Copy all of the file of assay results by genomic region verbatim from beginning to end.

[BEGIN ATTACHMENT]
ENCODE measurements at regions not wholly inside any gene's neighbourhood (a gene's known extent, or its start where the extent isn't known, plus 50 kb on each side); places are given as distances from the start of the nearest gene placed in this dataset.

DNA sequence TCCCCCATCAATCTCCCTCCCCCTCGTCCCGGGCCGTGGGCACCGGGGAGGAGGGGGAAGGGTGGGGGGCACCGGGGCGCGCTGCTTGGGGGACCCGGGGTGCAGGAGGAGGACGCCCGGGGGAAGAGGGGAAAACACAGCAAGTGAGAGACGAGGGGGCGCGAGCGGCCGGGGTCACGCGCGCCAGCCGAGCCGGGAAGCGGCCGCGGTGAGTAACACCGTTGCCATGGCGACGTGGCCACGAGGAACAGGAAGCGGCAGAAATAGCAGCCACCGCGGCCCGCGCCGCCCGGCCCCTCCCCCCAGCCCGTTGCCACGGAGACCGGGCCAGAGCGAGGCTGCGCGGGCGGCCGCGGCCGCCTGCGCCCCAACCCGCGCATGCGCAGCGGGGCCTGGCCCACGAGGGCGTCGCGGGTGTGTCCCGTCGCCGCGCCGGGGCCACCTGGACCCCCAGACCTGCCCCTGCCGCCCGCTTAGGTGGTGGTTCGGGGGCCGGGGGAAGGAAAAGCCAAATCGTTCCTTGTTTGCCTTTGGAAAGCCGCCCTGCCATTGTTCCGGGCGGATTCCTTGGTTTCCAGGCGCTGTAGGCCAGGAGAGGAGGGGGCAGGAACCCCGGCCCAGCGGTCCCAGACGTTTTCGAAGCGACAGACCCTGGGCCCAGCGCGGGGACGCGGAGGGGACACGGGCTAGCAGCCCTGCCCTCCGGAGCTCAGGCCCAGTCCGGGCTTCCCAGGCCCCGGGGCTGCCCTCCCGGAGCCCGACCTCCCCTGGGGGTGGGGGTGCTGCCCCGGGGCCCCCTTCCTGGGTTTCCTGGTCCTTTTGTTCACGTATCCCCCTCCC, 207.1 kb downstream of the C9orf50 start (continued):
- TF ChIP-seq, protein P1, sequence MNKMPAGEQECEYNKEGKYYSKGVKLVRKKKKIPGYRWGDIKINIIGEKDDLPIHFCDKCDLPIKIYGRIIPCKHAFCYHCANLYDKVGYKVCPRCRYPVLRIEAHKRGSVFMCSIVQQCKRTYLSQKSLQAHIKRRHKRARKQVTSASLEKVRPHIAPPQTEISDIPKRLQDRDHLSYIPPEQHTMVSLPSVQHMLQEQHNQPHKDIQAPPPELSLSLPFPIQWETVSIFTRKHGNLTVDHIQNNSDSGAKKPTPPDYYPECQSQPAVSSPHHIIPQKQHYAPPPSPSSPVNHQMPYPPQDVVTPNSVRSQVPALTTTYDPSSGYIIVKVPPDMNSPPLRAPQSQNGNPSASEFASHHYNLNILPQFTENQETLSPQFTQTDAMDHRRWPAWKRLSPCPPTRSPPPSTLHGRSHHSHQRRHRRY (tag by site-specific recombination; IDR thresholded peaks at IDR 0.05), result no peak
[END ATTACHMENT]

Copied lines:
ENCODE measurements at regions not wholly inside any gene's neighbourhood (a gene's known extent, or its start where the extent isn't known, plus 50 kb on each side); places are given as distances from the start of the nearest gene placed in this dataset.

DNA sequence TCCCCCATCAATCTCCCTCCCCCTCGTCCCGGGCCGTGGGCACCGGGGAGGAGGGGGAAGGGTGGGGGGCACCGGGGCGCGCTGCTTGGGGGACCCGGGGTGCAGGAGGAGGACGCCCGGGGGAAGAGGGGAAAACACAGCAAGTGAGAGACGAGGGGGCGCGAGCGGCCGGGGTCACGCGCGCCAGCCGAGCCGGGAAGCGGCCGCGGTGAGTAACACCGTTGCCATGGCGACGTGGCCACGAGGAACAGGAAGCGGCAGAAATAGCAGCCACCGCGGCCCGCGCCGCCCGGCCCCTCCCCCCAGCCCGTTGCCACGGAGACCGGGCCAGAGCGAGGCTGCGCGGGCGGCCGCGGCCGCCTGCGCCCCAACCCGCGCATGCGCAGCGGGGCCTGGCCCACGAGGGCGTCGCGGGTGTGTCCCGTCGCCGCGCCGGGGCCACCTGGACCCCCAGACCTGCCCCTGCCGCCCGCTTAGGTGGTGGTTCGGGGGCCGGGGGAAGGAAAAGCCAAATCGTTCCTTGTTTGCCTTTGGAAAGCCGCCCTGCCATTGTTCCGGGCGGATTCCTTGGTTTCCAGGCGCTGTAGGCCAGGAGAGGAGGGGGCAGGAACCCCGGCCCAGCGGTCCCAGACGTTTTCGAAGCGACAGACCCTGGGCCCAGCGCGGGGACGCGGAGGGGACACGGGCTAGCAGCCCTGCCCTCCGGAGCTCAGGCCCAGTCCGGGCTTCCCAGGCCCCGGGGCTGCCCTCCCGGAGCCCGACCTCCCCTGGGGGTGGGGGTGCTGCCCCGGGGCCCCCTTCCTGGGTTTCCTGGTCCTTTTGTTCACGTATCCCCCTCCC, 207.1 kb downstream of the C9orf50 start (continued):
- TF ChIP-seq, protein P1, sequence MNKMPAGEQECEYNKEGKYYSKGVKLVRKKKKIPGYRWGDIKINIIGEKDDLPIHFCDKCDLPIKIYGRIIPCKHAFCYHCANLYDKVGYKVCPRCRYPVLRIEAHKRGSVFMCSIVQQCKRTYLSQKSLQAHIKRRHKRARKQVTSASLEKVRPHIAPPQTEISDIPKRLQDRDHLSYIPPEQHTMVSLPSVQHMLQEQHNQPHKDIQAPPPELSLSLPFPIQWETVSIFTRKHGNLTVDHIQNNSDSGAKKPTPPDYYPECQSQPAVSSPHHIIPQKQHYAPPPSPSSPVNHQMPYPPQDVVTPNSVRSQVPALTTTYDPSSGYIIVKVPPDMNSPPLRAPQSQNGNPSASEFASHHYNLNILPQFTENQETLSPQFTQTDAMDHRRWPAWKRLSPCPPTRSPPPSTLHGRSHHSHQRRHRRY (tag by site-specific recombination; IDR thresholded peaks at IDR 0.05), result no peak